I adore the team of teachers with whom I teach.
We are all different in so many ways, but the same in so very many ways as well. We love what we do and each and every child in our class. We also love each other which, in my experience, is a unique and wonderful thing.
We eat lunch together in one of our classrooms every day, not because we are too good to eat in the faculty room but because after spending half a day in our loud and boisterous classrooms, our minds can’t take the loud and animated discussions that always occur in the teacher’s lounge.
Yesterday we talked about parent/teacher conferences and the children in our classrooms. My fellow teachers have watched me closely this year because they realized early on that I was the one who won the lottery. I ended up with many of the overly active, loud, unruly, spicy, challenging, incredible, wonderful, talkative children. And while I love each and every one from the bottom of my heart, when they’re all in the room it’s kind of like leaving a match RIGHT NEXT to a LARGE can of gasoline. It will always catch on fire.
While we were chatting, Ms. Perky turned to me and said, “You do have so many ACTIVE boys, Vodka. But you know what? You are so good with them. You allow them to be who they are.”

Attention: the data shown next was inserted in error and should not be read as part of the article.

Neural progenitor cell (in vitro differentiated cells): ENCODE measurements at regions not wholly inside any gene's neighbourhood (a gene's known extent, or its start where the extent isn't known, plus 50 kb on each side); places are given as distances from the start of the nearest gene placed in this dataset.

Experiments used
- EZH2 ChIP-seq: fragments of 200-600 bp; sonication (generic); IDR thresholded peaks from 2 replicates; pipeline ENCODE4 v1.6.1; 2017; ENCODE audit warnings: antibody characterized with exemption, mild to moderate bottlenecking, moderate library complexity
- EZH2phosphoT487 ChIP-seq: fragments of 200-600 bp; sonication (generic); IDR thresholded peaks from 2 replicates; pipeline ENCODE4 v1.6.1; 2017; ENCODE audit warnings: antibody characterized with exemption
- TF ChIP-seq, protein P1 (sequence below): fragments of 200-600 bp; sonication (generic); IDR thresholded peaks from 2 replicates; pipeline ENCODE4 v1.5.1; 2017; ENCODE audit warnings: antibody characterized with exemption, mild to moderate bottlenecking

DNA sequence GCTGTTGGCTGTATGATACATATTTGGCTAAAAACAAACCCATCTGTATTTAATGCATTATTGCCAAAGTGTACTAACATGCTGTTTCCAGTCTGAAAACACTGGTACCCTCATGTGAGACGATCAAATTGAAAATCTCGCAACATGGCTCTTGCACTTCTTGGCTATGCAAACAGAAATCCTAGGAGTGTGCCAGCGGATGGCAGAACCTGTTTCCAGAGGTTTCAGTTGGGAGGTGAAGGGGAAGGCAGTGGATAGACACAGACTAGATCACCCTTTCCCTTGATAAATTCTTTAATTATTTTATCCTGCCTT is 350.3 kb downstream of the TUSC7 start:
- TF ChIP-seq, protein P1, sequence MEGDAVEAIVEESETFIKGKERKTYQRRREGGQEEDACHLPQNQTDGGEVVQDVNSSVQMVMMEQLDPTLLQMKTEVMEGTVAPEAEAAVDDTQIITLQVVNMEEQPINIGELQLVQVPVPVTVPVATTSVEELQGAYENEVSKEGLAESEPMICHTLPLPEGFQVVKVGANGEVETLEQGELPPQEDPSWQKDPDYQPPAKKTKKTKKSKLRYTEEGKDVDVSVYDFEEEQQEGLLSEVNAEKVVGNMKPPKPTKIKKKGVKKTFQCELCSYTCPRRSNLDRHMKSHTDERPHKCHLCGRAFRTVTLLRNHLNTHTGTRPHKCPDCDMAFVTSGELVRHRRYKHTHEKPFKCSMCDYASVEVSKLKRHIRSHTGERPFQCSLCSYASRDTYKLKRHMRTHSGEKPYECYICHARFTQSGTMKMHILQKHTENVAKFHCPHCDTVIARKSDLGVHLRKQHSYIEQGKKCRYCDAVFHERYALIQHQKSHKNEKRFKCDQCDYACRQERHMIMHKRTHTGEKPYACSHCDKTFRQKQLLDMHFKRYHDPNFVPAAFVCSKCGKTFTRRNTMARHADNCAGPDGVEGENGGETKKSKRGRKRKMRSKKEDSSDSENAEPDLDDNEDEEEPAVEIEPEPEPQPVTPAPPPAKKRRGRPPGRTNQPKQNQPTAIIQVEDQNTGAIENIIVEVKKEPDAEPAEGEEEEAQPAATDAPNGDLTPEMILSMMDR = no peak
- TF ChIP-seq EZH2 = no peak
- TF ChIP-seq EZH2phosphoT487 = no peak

I’ve been weary as of late, and she reminded me with those words that it is a small price to pay for holding a child’s spirit safe from harm.
Today as each child marched into my room with their parents, I saw each of them for who they are: amazing, talented, bright and hard working kids who give me a reason to come to work each day. They have learned to read; write in their journals; to exchange ideas and then question those very ideas. They can problem solve, clean up after themselves, help their friends and make the teacher swell with pride when they accomplish something they knew they couldn’t.
The last conference of the day was with a young boy who pushes the envelope every single day. He lives life to the fullest, and usually invites anyone around him to join the party. He has also grown 100%, and is one the strongest readers and writers in the class. As I shared all that he had done and all that he produced, I had to stop the tears of pride that teachers have learned to hold back during these moments.
At this point, his mother looked at me. “We were so very worried to send him to school. He’s young, and doesn’t transition well. But he gets up every single morning and is excited to come to school; every single morning. He loves school, he loves his friends, and he loves you. We are so very, very happy, and honestly can’t thank you enough for all you’ve done.”
We each reached into the box of tissues that were conveniently sitting in the middle of the table and laughed together as we dabbed our eyes.
This is why I teach. Because this particular child, the one who I think hasn’t heard a word I say, has really heard ALL that I’ve said. And still loves school.